President Obama had lunch today with Mitt Romney and one of the topics they discussed was Romney's plan for making "government more efficient."
Obama has praised Romney for his work in running the Olympics and for his skills that could lend themselves to making the government work better, said Jay Carney, White House spokesman.
Certainly Romney has great passion and experience for restructuring and downsizing inefficient companies.
If any organization is dysfunctional and outrageously expensive for what we get in return, it is the Department of Defense... a Mitt Romney, when not catering to right-wing Tea Party zealots, surely recognizes that. Maybe Romney could outsource some of these defensive duties to our erstwhile allies overseas.
Does the Pentagon really need to keep up 234 golf courses around the world?
Do we really need more than a 1,000 foreign military bases ?
Does the U.S. need to spend as much on its military as the next 14 powers combined?
Who is our significant enemy -- a few thousand terrorists, a couple of feeble outlaw nations -- and, more critically: are our 14 nuclear-powered aircraft carriers the right way to protect ourselves?
Are increased drone strikes the best way to retaliate against terrorists, or are they creating more animosity and terror against the United States in the long-run?
Romney is a numbers guy and a great businessman; he should be able to figure out what we need, what we don't need, and how to trim the fat. These business skills could be put to great use at the Department of Defense.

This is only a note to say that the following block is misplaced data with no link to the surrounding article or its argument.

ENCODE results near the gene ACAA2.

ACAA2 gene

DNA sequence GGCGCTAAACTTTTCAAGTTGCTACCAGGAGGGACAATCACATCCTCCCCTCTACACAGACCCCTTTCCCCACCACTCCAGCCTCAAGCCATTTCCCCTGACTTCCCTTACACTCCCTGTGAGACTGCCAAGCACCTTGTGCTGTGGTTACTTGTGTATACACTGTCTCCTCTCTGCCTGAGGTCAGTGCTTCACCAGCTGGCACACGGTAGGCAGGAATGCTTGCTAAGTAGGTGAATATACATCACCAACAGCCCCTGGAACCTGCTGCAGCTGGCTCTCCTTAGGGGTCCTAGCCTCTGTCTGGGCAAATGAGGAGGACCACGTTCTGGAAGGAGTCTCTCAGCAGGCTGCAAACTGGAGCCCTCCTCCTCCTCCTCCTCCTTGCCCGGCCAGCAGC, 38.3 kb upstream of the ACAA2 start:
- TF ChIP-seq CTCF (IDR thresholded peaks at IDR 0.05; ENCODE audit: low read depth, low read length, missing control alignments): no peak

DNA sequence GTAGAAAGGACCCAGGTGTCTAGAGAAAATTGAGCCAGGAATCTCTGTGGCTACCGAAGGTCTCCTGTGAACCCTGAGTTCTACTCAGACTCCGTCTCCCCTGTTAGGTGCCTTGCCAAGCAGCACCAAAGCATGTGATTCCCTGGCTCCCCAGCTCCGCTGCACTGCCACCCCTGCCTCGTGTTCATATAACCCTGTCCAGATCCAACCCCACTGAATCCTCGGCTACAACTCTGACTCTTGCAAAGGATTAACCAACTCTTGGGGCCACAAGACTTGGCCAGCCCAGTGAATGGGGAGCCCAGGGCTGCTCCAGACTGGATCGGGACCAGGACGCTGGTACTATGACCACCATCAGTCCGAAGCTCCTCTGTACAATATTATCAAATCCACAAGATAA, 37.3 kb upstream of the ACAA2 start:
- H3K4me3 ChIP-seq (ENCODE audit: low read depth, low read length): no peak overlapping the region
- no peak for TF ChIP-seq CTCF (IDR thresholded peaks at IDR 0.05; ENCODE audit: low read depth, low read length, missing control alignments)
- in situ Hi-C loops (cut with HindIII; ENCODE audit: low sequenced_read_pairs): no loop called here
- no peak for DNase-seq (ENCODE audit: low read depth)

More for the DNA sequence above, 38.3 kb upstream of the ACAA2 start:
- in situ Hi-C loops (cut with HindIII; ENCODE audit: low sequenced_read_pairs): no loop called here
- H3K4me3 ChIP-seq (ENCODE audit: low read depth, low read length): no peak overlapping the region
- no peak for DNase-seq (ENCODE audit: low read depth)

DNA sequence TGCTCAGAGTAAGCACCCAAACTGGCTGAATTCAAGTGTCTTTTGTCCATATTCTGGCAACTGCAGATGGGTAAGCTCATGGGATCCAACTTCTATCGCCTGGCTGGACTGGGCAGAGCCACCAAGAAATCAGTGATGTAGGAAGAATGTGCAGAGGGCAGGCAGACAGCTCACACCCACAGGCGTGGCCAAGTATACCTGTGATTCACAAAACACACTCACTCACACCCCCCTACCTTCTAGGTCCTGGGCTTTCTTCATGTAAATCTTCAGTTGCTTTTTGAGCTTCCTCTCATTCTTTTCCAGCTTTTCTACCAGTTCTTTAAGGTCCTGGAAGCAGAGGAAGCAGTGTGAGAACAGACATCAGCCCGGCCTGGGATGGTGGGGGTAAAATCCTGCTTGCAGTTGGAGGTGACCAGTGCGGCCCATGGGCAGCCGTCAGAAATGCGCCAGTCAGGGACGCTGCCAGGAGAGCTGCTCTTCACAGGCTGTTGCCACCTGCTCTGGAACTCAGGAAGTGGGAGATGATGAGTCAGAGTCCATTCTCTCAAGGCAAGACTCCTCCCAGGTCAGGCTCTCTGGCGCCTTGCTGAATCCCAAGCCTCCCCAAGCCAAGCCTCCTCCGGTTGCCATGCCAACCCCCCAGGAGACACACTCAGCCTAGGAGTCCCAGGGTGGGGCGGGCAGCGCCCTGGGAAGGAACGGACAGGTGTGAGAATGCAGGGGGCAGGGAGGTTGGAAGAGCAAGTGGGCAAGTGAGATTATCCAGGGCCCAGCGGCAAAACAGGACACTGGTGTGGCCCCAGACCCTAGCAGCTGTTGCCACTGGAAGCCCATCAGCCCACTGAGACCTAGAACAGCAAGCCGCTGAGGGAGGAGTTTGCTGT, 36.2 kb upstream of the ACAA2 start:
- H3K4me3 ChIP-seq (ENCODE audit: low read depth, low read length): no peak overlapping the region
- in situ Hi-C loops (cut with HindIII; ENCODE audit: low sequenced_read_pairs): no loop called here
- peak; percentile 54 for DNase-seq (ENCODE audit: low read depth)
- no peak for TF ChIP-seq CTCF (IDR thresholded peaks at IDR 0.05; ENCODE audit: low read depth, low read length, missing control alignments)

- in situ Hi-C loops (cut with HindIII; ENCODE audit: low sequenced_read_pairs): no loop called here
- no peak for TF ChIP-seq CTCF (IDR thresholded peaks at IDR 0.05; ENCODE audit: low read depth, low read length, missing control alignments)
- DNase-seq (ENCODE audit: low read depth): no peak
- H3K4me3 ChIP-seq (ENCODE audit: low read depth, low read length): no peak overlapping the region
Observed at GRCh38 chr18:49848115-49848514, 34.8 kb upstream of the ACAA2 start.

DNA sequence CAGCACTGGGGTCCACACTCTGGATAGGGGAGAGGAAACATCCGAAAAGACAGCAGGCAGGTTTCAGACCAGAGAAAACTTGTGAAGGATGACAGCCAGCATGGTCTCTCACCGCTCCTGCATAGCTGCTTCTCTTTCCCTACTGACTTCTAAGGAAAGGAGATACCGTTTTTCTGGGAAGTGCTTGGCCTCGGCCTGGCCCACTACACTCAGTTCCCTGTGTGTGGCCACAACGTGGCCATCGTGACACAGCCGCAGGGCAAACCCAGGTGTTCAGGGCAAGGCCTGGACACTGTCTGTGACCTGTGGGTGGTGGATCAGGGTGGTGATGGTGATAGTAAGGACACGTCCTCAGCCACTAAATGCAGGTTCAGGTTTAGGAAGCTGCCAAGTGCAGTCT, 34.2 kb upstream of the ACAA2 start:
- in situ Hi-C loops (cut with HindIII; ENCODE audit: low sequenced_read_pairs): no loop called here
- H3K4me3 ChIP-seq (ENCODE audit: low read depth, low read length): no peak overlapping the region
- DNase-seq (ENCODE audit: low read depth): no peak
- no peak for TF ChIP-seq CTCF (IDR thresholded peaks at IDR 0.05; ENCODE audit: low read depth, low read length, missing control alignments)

Traditionally, the best secretaries of defense have come from a business background. Think Charles Erwin Wilson and Robert McNamara. Moreover, Romney has some credibility in the Republican Party. His appointment to defense secretary would be a step toward fusing the bipartisan rift that has been growing for years, and now gapes ever wider after our last election.
Another added benefit, if Obama names Romney instead of frontrunner Senator John Kerry, is keeping Kerry in the Senate -- (and keeping wannabe-Republican Senator Scott Brown out.)
We know that Obama has great admiration for Lincoln's "team of rivals," and in this contentious age, when so much needs to be done and everything is stalled, a Romney appointment might be just the move to break out of this gridlock.
If a cabinet post is not in the offing, perhaps Romney could head a commission examining our two most expensive and bloated programs, defense and health. Ex-presidents have had valuable public service roles, (how about Bill Clinton for the next secretary of state?) but we should not overlook the role that competent ex-presidential candidates can play. It might just make governing a little easier.
Wouldn't this be a more fitting final chapter for Mitt Romney than a life of downsizing companies, jet skiing around Lake Winnipesaukee, or fighting with his California neighbors about the size of his car elevators?
Write to Jfleetwood@aol.com